gms | German Medical Science

63. Jahrestagung der Deutschen Gesellschaft für Neurochirurgie (DGNC)
Joint Meeting mit der Japanischen Gesellschaft für Neurochirurgie (JNS)

Deutsche Gesellschaft für Neurochirurgie (DGNC) e. V.

13. - 16. Juni 2012, Leipzig

Laminoplasty as a safe and effective surgical procedure to treat cervical spinal canal stenosis

Meeting Abstract

Suche in Medline nach

  • M. Momber - Universitätsmedizin Göttingen, Klinik für Neurochirurgie
  • V. Rohde - Universitätsmedizin Göttingen, Klinik für Neurochirurgie
  • R. Martinez - Universitätsmedizin Göttingen, Klinik für Neurochirurgie

Deutsche Gesellschaft für Neurochirurgie. Japanische Gesellschaft für Neurochirurgie. 63. Jahrestagung der Deutschen Gesellschaft für Neurochirurgie (DGNC), Joint Meeting mit der Japanischen Gesellschaft für Neurochirurgie (JNS). Leipzig, 13.-16.06.2012. Düsseldorf: German Medical Science GMS Publishing House; 2012. DocFR.03.07

DOI: 10.3205/12dgnc193, URN: urn:nbn:de:0183-12dgnc1934

Veröffentlicht: 4. Juni 2012

© 2012 Momber et al.
Dieser Artikel ist ein Open Access-Artikel und steht unter den Creative Commons Lizenzbedingungen (http://creativecommons.org/licenses/by-nc-nd/3.0/deed.de). Er darf vervielfältigt, verbreitet und öffentlich zugänglich gemacht werden, vorausgesetzt dass Autor und Quelle genannt werden.


Gliederung

Text

Objective: Concerning cervical spinal canal stenosis there still is a controversy regarding the optimal surgical method in terms of anterior or posterior approach. Anterior approaches are associated with wide variety of comorbidities such as lesions of vessels and structures located anterior from the spine. Additionally, adequate decompression of stenosis might require extensive surgery such as corpectomy. Posterior approaches including laminectomy and laminoplasty provide a safe way to decompress the spinal cord and nerve roots, are easy to perform and are associated with low rates of complications. The aim of our study was to analyse 85 consecutive patients who underwent laminoplasty for cervical spinal canal stenosis. We have retrospectively analysed neck pain, neurological status, surgical related complications pre- and postoperatively during follow-up.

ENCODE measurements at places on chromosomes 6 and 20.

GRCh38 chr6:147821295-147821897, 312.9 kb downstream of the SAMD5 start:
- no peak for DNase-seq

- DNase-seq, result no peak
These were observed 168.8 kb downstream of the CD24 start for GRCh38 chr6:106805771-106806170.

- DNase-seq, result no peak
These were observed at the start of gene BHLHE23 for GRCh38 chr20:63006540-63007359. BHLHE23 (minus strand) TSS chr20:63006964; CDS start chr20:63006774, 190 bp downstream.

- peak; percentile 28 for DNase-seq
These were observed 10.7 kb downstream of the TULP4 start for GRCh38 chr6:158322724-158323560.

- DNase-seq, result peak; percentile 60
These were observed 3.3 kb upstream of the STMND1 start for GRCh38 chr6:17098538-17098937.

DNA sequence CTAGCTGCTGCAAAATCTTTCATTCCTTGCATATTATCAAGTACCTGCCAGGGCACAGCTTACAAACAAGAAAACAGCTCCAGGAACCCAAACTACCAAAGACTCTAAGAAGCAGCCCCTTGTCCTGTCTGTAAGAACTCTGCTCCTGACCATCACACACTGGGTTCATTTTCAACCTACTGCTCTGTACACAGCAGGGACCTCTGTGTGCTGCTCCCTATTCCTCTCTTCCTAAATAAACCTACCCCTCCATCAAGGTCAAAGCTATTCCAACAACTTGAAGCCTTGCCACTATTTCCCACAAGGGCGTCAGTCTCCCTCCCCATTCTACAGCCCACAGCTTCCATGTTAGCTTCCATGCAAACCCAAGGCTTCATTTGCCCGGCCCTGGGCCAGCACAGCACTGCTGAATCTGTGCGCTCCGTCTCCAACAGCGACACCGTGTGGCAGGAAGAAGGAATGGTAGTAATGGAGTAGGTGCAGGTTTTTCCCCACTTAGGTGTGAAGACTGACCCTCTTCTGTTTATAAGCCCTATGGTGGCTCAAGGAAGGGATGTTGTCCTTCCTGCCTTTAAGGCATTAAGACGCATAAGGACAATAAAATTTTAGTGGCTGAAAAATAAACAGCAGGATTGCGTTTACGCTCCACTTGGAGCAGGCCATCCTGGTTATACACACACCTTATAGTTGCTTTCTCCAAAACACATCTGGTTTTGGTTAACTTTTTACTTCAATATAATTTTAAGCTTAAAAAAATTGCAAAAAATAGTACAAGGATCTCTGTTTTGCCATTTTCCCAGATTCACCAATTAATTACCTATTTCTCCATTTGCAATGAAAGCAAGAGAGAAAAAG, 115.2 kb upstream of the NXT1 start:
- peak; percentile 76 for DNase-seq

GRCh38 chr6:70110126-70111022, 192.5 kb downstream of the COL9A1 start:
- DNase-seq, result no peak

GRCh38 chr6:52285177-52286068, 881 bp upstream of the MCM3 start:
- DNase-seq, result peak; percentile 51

Methods: From 2005 to 2011, laminoplasty was performed in 85 consecutive patients in our department for degenerative spinal canal stenosis. In median, the patients were 57 years old (range: 16–84). The male:female ratio was 3:1. Preoperatively we have performed cervical CT or MRI, in selected cases dynamic cervical x-rays. Postoperatively we have also performed CT-Scans for clinical assessment of pain. The visual analogue scale (VAS) was used. Laminoplasty was performed following the open-book-technique.

Results: All patients complained of neck pain. Radiculopathy was observed in 45,8% (39 / 85), paraesthesia was present in 57,6% (49 / 85), paresis in 29,4% (25 / 85). Myelopathy in terms of gait impairment and T2-weigthed MRI hyperintensive signal was observed in 57,6 % (49 / 85) of the patients. After surgery, an improvement of radiculopathy was seen in 24,7% of the patients (21 / 85). Paresis and paraesthesia improved in 24,7% (21 / 85) and 28,2% (24 / 85) of the patients respectively. Improvement of the gait could be observed in 29,4% of the patients (25 / 85). Regarding complications, epidural hematoma occurred in 3,5% (3 / 85) of the patients requiring surgical evacuation. Wound healing impairment was observed in one only case and could be successfully treated conservatively.

Conclusions: Our data strongly suggest that laminoplasty is a safe treatment for cervical spinal canal stenosis, with a low rate of surgical complications. It allows an optimal decompression of neural structures and reliable achievement of pain control avoiding instability during follow-up.